Two Practices for Times of Tragedy

Tibetan Buddhist teacher Pema Chödrön and Zen teacher Bernie Glassman offer three-step meditations to help work with tragedy.

Sam Littlefair
15 February 2018
Candle burning in the dark.
Photo by David Gabriel Fischer.

When tragedy strikes, we can feel like the ground has dropped out from under our feet. The Buddhist view, though, is that these experiences offer an opportunity to directly experience wisdom and compassion — exactly what is needed in times of crisis.

American-born Tibetan Buddhist nun Pema Chödrön and Zen teacher Bernie Glassman both offer us three-step practices for working with tragedy and difficulty in this way. Though these practices come from two very different traditions, the similarities between them are striking.

“Whatever ideas people have of what’s going to happen when they go out, they’re wrong, and what they learn will be from the unknown,” Bernie once told Lion’s Roar. “I think charnel ground practices are very similar,” he added, giving a nod to Tibetan Buddhist practice.

As Pema explains, a “charnel ground,” here, is a traditional Tibetan idea of a graveyard, where — because the earth is frozen — bodies are left out in the open to be eaten by vultures. Tibetan Buddhists use the image of the charnel ground to as a metaphor for the harsh reality of human life: “It smells, it bleeds, it is full of unpredictability,” says Pema, “but at the same time, it is self-radiant wisdom.” The charnel ground of our ordinary life, says Pema, is the working basis for attaining enlightenment.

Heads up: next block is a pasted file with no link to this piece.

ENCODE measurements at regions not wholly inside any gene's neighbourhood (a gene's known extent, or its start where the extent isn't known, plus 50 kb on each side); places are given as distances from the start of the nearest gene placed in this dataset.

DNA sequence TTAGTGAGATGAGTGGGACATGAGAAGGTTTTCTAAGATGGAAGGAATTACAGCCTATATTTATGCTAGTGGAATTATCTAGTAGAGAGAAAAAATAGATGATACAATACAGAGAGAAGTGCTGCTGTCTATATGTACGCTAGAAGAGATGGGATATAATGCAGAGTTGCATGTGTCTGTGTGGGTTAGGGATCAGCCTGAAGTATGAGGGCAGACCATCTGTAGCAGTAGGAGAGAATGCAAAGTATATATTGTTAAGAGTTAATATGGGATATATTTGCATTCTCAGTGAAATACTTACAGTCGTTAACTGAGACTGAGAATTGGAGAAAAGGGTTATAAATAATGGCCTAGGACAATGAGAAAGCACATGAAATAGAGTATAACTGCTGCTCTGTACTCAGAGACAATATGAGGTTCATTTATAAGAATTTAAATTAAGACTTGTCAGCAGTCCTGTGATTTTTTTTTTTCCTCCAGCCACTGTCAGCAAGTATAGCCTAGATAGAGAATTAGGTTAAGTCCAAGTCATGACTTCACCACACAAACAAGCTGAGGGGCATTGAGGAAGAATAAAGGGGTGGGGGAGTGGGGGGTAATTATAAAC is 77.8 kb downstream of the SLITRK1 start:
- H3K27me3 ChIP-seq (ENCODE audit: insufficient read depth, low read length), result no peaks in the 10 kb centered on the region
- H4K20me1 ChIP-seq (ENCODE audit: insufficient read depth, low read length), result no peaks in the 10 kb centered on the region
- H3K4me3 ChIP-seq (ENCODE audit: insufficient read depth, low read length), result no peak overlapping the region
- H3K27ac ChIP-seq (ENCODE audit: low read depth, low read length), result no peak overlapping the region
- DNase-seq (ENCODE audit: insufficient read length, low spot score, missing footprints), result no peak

In parallel instructions, Pema and Bernie explain how to meditate in the unknown, draw the focus of one’s meditation to suffering, and then bring that meditation into the real world.

“Times are difficult globally,” explains Pema. “Awakening is no longer a luxury or an ideal. It’s becoming critical.” Bernie sees practice in a similar light, saying we can use meditation to “get involved in the healing of the earth, in the making whole of the human race.”

Pema’s practices, as she teaches them in “Three Methods for Dealing with Chaos,” are framed as three separate methods, yet they flow smoothly from one to the next. Bernie’s teachings, called “The Three Tenets of the Zen Peacemakers” come from his conversation with Lion’s Roar and a teaching on the three tenets.

See how they compare, and if one — or both — are helpful to you in navigating challenges.

Step One: Let Go of Concepts

Pema Chodron: “No More Struggle”

The first method, no more struggle, is epitomized by shamatha-vipashyana (insight-awareness) meditation instruction. When we sit down to meditate, whatever arises in our minds we look at directly, call it “thinking,” and go back to the simplicity and immediacy of the breath. Again and again, we return to pristine awareness free from concepts. Meditation practice is how we stop fighting with ourselves, how we stop struggling with circumstances, emotions or moods. This basic instruction is a tool that we can use to train in our practice and in our lives. Whatever arises, we can look at it with a nonjudgmental attitude.

This instruction applies to working with unpleasantness in its myriad guises. Whatever or whoever arises, train again and again in looking at it and seeing it for what it is without calling it names, without hurling rocks, without averting your eyes. Let all those stories go. The innermost essence of mind is without bias. Things arise and things dissolve forever and ever. That’s just the way it is.